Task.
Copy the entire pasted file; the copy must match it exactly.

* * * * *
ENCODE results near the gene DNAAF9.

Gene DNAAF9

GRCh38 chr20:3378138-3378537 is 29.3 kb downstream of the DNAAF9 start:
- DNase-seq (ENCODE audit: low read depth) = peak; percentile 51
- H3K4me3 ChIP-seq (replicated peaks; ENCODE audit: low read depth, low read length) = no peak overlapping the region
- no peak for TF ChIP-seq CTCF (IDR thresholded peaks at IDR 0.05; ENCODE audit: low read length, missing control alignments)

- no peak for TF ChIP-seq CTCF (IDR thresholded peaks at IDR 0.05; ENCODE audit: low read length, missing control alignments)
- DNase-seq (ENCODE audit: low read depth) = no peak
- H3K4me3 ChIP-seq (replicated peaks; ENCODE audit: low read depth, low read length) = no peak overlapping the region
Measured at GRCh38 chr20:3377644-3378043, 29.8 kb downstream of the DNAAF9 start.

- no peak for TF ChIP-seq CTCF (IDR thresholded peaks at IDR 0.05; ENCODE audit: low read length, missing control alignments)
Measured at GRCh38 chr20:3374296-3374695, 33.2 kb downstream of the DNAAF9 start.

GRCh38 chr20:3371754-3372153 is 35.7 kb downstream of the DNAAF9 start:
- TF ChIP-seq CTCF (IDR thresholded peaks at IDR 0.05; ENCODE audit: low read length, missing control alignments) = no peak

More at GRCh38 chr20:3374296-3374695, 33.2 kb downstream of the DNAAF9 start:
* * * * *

ENCODE results near the gene DNAAF9.

Gene DNAAF9

GRCh38 chr20:3378138-3378537 is 29.3 kb downstream of the DNAAF9 start:
- DNase-seq (ENCODE audit: low read depth) = peak; percentile 51
- H3K4me3 ChIP-seq (replicated peaks; ENCODE audit: low read depth, low read length) = no peak overlapping the region
- no peak for TF ChIP-seq CTCF (IDR thresholded peaks at IDR 0.05; ENCODE audit: low read length, missing control alignments)

- no peak for TF ChIP-seq CTCF (IDR thresholded peaks at IDR 0.05; ENCODE audit: low read length, missing control alignments)
- DNase-seq (ENCODE audit: low read depth) = no peak
- H3K4me3 ChIP-seq (replicated peaks; ENCODE audit: low read depth, low read length) = no peak overlapping the region
Measured at GRCh38 chr20:3377644-3378043, 29.8 kb downstream of the DNAAF9 start.

- no peak for TF ChIP-seq CTCF (IDR thresholded peaks at IDR 0.05; ENCODE audit: low read length, missing control alignments)
Measured at GRCh38 chr20:3374296-3374695, 33.2 kb downstream of the DNAAF9 start.

GRCh38 chr20:3371754-3372153 is 35.7 kb downstream of the DNAAF9 start:
- TF ChIP-seq CTCF (IDR thresholded peaks at IDR 0.05; ENCODE audit: low read length, missing control alignments) = no peak

More at GRCh38 chr20:3374296-3374695, 33.2 kb downstream of the DNAAF9 start: